Shooting began in the Pittsburgh metropolitan area on October 15, 2012, in and near the suburbs of Sewickley, Pennsylvania, Sewickley Heights, and Edgeworth. With du Pont's mansion, Liseter Hall, having been demolished in January 2013, the filmmakers used Morven Park, a historic estate in Leesburg, Virginia with a similar facade, for exterior filming. An 1899 mansion, Wilpen Hall, in the wealthy Pittsburgh suburb of Sewickley Heights, Pennsylvania, served as Foxcatcher's stand-in for the interior filming location for du Pont's Philadelphia-area estate. Filming also took place in the Pittsburgh area communities of Rector (Ligonier Township), McKeesport, White Oak, and Connoquenessing. The production sought permission to film in West Mifflin Middle School in West Mifflin, Pennsylvania. In December 2012, filming took place in Washington, Pennsylvania, Trinity High School, the Petersen Events Center in the Pittsburgh neighborhood of Oakland, and the California University of Pennsylvania Convocation Center. Filming was scheduled to last through January 2013.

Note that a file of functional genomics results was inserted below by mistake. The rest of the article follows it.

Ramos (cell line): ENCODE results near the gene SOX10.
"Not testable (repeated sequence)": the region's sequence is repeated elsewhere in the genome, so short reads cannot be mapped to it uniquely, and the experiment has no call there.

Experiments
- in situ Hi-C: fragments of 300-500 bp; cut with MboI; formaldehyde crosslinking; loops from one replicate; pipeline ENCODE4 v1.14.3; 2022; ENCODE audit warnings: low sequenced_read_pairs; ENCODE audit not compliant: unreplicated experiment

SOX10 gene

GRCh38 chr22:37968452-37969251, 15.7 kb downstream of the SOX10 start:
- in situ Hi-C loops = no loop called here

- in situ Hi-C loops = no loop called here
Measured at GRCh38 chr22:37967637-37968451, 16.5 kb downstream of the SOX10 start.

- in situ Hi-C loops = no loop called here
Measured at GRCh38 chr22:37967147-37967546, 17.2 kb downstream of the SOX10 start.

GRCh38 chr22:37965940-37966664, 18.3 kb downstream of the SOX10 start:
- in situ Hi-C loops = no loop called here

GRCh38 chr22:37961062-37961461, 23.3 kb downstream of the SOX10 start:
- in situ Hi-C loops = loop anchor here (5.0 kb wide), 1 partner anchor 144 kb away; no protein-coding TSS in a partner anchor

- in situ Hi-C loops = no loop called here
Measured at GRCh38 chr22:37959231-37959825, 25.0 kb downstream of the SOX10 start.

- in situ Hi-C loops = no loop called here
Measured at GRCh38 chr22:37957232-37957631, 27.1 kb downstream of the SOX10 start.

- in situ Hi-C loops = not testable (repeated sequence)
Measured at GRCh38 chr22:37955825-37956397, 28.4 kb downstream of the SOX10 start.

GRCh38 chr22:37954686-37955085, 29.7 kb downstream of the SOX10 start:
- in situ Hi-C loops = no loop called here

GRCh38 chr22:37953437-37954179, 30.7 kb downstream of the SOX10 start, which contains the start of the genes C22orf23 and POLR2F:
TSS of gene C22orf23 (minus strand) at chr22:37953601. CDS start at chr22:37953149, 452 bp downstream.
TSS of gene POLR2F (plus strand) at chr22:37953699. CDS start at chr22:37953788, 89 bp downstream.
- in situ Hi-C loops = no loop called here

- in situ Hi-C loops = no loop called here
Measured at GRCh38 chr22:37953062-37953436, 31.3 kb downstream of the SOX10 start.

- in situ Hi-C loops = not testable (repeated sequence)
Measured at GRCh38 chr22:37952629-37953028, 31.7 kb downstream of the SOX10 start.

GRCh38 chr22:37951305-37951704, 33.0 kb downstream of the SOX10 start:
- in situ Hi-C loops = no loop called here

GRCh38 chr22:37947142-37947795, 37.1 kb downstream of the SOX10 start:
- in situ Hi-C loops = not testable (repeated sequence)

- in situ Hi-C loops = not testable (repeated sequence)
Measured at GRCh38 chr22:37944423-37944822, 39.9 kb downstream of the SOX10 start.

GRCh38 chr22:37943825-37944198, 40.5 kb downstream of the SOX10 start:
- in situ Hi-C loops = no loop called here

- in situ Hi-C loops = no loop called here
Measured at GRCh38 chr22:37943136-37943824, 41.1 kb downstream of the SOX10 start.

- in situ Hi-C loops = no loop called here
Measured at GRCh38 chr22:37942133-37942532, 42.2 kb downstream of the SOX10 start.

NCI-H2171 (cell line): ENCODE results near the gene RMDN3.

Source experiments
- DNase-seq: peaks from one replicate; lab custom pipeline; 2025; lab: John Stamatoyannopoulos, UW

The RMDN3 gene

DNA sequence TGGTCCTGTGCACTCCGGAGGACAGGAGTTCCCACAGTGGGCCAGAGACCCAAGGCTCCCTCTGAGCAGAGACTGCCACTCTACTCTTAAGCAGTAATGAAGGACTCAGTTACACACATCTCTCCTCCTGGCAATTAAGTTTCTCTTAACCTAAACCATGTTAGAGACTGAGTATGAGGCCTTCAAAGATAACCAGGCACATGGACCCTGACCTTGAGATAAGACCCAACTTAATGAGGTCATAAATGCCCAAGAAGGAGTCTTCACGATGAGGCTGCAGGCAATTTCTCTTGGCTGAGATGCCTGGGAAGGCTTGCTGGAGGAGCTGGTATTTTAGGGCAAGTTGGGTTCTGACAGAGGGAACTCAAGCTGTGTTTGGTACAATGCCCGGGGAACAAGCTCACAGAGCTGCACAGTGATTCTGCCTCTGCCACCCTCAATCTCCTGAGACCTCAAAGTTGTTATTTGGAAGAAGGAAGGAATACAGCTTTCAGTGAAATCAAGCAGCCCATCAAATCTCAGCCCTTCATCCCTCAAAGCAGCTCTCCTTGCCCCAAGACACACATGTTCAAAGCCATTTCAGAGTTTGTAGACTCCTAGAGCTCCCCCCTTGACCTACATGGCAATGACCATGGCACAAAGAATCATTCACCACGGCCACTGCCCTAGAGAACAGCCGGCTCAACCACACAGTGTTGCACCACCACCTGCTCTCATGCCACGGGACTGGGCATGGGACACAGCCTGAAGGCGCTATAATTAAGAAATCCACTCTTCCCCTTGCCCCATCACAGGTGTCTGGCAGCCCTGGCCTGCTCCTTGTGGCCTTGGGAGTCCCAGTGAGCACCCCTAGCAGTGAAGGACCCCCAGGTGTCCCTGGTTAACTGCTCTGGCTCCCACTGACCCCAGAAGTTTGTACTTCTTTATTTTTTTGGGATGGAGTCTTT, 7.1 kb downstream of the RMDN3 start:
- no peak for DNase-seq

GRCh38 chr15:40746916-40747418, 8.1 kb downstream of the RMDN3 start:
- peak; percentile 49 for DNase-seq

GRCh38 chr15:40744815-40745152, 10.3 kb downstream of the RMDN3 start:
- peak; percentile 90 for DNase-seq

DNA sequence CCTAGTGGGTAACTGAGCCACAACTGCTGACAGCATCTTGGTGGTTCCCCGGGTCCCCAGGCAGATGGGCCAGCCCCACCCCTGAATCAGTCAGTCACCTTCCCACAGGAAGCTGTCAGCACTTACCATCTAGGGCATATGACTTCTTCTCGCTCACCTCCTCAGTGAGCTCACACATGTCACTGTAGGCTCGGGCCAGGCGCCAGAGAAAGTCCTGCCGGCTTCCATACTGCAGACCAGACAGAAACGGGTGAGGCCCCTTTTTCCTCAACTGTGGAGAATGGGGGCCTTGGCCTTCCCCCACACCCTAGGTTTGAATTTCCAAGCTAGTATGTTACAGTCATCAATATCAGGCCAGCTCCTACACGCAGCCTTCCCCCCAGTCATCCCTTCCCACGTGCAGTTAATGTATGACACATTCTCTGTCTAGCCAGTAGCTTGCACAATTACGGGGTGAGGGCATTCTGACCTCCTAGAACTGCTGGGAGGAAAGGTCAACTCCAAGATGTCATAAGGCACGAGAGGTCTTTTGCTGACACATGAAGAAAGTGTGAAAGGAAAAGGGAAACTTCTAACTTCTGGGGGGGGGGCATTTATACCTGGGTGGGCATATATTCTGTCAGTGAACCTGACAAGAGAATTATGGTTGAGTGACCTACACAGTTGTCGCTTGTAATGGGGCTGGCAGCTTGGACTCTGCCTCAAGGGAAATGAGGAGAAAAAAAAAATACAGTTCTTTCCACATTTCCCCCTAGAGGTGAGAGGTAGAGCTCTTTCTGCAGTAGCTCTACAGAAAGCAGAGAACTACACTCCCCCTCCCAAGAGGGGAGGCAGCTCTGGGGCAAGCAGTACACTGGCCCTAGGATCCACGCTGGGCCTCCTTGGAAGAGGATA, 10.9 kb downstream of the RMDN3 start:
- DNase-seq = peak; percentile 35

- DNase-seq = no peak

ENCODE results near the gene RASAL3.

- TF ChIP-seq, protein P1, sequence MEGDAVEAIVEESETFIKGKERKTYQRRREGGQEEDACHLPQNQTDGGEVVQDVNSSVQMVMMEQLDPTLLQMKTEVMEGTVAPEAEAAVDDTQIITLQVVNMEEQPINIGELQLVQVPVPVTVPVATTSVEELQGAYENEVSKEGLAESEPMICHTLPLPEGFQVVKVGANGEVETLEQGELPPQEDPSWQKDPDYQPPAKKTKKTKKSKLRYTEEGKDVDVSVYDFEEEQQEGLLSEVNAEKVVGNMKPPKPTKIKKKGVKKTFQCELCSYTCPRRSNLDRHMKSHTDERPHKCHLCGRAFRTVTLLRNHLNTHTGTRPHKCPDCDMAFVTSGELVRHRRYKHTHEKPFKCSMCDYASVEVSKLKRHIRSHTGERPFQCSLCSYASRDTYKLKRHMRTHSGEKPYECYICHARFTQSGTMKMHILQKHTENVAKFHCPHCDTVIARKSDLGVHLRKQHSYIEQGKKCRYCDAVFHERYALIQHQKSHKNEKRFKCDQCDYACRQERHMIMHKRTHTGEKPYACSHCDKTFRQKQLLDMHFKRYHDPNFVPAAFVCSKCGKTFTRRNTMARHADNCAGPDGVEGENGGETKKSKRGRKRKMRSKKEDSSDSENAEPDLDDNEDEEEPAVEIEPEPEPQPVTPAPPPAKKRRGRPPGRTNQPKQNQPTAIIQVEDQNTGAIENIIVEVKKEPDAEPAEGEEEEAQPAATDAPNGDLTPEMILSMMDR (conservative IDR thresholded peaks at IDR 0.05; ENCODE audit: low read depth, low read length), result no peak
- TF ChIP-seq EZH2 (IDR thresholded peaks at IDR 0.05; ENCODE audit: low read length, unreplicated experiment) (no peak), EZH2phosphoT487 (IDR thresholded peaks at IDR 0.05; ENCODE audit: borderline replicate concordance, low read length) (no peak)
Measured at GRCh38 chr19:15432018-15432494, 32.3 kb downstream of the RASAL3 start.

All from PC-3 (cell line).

The scene where the Foxcatcher team watches mixed martial arts on television in 1988 uses footage from Gary Goodridge's win over Paul Herrera at UFC 8, from February 1996. At UFC 9 that March, Mark Schultz made his MMA debut, defeating Goodridge. In the film, he is depicted facing a fictional opponent. Channing Tatum stated that the role was "the hardest acting challenge I've had to date."